‘Check Engine’ Can Lead to Failed Inspection
September 22, 2005 | By Jennifer Saranow
The Wall Street Journal
One of the classic annoyances of car ownership — the check-engine light — is causing a growing number of vehicles to fail inspection.
Traditionally, the light has been a sign that you should get your car checked out sooner rather than later. But now, more states are using it as a signal that a car’s emissions system isn’t up to par and automatically failing vehicles with an illuminated check-engine light.
That usually means that owners can’t register their cars until they pay to get the problem behind their glowing light fixed — even if what’s causing the light to go on isn’t affecting the car’s operations or polluting the air yet, as is often the case.
Most recently, Virginia this month completed rolling out its new emission tests in five northern counties, where drivers of 1996 or newer cars whose check-engine lights are illuminated now fail the inspection. Elsewhere, drivers of 1996 or newer vehicles in the St. Louis area started failing emissions tests in June if their check-engine lights are glowing. They no longer have the option of a backup tailpipe test. New York began rolling out a similar testing program in September 2004 and expanded it in May to nine counties, including the New York City region.
New Hampshire plans to fail such drivers starting in May, and Ohio put into place a comparable policy last year. Other states that have implemented similar programs in recent years include Louisiana, Maine and Vermont.
The Environmental Protection Agency estimates about 33 states plus the District of Columbia now have some kind of emissions testing in place that involves looking at whether the check engine light is on.
This growing emphasis on the check-engine light, technically called the “MIL” or “malfunction indicator light,” comes as there’s more chance a car’s illuminator will be lighted. In the past, the light was more of a reminder that vehicle maintenance was needed, and was based on a simple computer system that monitored basic engine-control components.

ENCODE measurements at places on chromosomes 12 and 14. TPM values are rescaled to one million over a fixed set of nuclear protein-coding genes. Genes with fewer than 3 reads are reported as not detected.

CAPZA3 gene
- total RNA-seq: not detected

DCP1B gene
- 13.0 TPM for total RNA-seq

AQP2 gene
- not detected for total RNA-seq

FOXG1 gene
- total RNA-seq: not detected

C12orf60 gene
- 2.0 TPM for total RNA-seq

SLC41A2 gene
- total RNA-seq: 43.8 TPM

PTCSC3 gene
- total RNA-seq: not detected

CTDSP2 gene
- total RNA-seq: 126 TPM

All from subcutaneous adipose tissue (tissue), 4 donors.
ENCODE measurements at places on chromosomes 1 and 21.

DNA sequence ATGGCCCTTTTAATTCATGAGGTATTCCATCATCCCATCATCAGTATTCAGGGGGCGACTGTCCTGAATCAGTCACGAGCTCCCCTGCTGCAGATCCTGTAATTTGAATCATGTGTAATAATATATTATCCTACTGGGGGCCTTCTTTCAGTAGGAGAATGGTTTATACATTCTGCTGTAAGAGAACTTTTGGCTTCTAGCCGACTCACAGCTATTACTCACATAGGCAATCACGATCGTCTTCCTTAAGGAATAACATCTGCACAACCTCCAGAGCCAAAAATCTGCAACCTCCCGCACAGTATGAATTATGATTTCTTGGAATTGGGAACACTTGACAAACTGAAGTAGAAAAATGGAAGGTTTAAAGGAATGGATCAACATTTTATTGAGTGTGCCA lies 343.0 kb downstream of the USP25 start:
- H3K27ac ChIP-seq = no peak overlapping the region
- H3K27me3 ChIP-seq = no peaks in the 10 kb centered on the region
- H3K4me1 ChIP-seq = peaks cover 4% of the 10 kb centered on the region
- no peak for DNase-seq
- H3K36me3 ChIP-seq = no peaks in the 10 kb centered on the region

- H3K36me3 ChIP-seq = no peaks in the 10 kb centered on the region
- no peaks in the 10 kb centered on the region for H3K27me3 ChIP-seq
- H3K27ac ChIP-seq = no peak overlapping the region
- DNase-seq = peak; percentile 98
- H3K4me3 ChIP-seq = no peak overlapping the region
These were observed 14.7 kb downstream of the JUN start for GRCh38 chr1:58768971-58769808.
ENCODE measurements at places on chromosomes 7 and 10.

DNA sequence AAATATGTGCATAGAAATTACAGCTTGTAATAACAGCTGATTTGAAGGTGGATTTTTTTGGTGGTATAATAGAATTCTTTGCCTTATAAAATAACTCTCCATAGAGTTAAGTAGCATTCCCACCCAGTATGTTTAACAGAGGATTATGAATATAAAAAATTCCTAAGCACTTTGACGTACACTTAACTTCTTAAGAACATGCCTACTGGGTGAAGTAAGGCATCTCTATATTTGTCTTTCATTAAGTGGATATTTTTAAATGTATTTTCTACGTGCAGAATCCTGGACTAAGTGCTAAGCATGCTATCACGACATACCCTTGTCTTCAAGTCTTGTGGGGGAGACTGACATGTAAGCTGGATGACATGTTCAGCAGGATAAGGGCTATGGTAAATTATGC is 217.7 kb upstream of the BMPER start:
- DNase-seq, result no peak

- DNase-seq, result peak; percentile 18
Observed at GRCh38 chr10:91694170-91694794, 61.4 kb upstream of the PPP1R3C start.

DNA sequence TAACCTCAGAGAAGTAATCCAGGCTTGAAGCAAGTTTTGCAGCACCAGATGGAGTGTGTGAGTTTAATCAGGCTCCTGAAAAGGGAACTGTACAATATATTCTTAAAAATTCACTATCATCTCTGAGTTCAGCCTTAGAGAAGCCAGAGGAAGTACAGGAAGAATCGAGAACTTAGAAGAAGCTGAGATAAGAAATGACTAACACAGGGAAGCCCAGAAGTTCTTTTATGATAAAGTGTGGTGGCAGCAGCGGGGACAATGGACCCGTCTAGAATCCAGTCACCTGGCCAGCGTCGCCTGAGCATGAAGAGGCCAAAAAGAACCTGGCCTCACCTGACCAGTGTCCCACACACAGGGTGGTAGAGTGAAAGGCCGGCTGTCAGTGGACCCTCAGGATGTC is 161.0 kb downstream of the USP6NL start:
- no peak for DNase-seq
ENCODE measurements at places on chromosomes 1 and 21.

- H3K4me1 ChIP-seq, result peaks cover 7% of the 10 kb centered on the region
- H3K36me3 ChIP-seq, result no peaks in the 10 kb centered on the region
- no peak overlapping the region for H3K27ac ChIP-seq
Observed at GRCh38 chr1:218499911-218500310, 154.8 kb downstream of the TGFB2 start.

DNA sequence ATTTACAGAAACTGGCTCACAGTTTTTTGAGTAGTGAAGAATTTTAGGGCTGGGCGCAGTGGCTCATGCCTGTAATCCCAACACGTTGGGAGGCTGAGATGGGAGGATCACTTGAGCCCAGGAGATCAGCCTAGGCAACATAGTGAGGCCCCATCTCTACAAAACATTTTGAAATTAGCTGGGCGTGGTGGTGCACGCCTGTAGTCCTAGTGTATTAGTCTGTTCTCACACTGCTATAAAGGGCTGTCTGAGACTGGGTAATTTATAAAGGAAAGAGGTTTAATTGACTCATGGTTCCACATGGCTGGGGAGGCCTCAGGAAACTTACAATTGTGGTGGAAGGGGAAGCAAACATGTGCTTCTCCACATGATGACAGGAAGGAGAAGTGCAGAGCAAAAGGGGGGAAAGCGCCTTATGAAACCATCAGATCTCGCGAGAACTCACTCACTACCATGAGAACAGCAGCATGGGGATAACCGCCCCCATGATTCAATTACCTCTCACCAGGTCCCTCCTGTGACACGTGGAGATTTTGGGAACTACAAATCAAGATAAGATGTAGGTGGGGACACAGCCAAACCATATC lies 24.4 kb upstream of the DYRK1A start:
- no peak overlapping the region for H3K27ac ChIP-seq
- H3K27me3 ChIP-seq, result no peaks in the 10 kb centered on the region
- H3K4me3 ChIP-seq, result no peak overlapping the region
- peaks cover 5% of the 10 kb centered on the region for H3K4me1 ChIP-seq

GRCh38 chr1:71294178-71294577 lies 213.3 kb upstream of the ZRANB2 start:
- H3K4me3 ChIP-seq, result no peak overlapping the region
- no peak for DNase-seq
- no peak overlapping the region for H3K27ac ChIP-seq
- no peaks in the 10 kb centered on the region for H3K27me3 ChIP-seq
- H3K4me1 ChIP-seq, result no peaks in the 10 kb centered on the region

But the Clean Air Act Amendments of 1990 mandated that manufacturers equip all light-duty cars and trucks from model year 1996 on with a more sophisticated “on-board” computer system that more closely monitors engine-transmission and emissions systems and better identifies problems that could lead the vehicle to pollute the air.
The new on-board computer comes with many more sensors than its predecessor, so that it can pick up potential emission-related problems as small as a loose gas cap (registered as a vapor leakage) and as big as a broken catalytic converter, the primary device that cleans up a vehicle’s emissions. If it detects a problem, it displays a glowing picture of an engine or the words “check engine” or “service engine soon.”
“Virtually anything in the car that has even a little bit of an effect on emissions can set off the light,” says Paul Baltusis, on-board diagnostics technical leader at Ford Motor Co. Other examples of what can set off the light, he says, include engine misfire and broken wires and sensors. Meanwhile, mechanics say they have seen lights set off by problems varying from gas-covered gas caps to, more rarely, problems with the wiring of computers running parts such as power windows.
The amendments to the Clean Air Act in 1990 also mandated that states with areas that didn’t meet certain air-quality standards incorporate more-advanced emissions tests involving the new computer systems, called “On-Board Diagnostics II,” or OBD II systems, into their vehicle emissions-testing programs for 1996 and newer vehicles.
Generally, if consumers have an illuminated check-engine light when their inspection time comes around or fail an emissions test because of a lighted indicator, they have to get the car fixed and the light turned off before they can register their car or in some states, obtain a sticker necessary to avoid possible tickets and fines, even if what is setting their light off is relatively minor.